The classic battle with the hairball explains how meticulous and clean cats are. It can seem like cats spend all their time sleeping and grooming. Our furry friends clean themselves by licking a specific area with their tongue or licking their paw and wiping it over a certain area. Their tongue is quite rough in texture, as this helps to remove loose hair or dirt. Did you know that cats can spend up to 50% of their day grooming themselves? If you have noticed that your cat has been cleaning themselves more than usual, then it could be an underlying medical issue.

Some of the main reasons why a cat will groom itself

It is natural for a cat to want to remove any smell of their last meal, blood or meat. Their instincts kick in as they do not want to attract any predators. Regardless if your cat lives indoors or outdoors, these cleaning instincts remain a vital part of their routine.

A cat who is stressed can tend to groom as a coping mechanism. Through this act, it can remind them of when they were kittens with their mother. In extreme situations, cats can become extremely obsessive about grooming themselves and cause hair loss. In this situation, you must see your Vet immediately.

Grooming can cool down a hot cat and warm up a cold cat. When a cat is feeling cold, the grooming process warms them up through stimulating blood circulation. Whereas when a cat is hot, it creates a cooling sensation when the saliva evaporates.

Loose Hairs
As a cat sheds its coat, some of the hairs tend to get stuck. This can make them feel quite uncomfortable. Therefore, through grooming with their rough tongue, it can help to pull out the stubborn hairs.

Sore Spot
Cats tend to groom areas that are sore as their saliva has a slight antibiotic property. Especially if your cat has fleas, grooming can itch the irritated area. Similarly, if you notice your cat is licking its anal area, this could be a sign that they have worms or some problems with their anal glands.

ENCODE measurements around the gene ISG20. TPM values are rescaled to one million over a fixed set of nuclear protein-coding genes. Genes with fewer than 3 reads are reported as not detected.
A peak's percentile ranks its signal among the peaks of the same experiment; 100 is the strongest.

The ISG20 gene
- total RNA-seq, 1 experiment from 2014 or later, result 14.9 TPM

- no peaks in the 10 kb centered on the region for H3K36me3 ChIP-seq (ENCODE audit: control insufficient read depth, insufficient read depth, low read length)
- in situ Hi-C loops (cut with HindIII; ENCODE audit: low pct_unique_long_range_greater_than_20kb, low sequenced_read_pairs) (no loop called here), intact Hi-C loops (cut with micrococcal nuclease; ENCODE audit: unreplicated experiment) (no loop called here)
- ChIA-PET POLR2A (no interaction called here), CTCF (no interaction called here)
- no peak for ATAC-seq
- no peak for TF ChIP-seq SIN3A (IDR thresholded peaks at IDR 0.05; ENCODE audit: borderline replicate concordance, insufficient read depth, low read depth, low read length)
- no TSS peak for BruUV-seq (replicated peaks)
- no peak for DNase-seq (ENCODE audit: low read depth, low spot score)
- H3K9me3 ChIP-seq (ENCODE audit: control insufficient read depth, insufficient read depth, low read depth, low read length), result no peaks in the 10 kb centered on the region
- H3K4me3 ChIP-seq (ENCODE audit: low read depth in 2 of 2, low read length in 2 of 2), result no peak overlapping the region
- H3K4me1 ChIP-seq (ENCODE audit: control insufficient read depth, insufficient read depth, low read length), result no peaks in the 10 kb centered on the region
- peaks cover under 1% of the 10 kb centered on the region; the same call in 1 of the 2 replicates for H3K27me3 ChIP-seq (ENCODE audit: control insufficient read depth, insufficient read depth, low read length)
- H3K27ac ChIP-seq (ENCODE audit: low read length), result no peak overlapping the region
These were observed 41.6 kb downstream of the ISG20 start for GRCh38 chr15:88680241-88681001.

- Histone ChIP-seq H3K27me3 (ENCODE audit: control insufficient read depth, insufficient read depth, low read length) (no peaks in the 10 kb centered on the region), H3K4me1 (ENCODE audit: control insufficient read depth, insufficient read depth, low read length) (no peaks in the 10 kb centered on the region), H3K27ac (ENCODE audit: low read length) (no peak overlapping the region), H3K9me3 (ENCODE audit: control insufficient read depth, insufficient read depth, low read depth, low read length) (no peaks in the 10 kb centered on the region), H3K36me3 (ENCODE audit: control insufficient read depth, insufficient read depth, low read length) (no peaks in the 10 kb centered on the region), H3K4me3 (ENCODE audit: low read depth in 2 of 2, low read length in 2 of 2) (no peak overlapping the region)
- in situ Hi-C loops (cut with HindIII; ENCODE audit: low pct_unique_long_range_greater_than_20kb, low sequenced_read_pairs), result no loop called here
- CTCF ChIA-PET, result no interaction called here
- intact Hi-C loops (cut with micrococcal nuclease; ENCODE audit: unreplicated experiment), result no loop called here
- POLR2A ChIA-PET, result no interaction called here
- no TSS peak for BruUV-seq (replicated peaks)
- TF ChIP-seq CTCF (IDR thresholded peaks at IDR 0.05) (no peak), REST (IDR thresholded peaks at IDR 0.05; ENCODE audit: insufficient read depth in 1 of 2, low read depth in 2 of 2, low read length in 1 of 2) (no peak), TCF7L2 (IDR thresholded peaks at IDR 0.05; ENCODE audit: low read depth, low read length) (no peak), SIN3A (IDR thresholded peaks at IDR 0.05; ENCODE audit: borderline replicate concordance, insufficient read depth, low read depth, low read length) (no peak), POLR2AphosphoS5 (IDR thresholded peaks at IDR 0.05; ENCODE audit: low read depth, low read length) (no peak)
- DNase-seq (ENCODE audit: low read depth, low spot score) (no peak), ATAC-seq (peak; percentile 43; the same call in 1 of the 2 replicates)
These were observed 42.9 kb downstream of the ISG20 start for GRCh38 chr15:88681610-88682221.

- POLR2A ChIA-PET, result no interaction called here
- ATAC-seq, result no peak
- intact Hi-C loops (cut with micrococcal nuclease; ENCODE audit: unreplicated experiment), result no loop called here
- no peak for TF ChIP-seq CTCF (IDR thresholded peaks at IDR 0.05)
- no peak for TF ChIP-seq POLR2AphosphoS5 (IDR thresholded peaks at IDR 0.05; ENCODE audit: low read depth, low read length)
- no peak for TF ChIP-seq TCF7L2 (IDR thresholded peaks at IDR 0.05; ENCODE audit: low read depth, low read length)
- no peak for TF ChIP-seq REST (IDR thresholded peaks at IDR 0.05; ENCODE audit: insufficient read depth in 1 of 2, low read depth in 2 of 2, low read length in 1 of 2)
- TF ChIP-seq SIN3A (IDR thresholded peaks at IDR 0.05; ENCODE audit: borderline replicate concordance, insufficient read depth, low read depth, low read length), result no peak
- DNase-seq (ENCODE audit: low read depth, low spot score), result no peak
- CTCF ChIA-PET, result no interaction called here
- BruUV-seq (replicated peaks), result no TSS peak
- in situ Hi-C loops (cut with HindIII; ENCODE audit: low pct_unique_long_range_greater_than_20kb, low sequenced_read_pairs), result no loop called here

Overgrooming can be through licking, biting or chewing excessively or loss or hair and irritation to the skin. You will usually be able to see redness, rashes, pus or scabs on their abdomen, legs, flank, chest and any bold areas. There are many reasons why your cat could be overgrooming. This could develop from stress, a new environment, lack of stimulation or early weaning. Of course, the best option here is to see your Vet. The physical effects of overgrooming can be managed with skin cream or even oral/injected anti-inflammatories. Your Vet will also conduct a range of tests to determine whether there is an underlying health issue or, in some cases, psychogenic alopecia.

Many cat parents question whether they should groom their furry family members. If your cat enjoys being brushed, then this is a wonderful opportunity to strengthen your relationship. While grooming your cat, this could also be a great time to check for any skin conditions. Noticing any resistance to being groomed must be noted and accepted – for your own safety!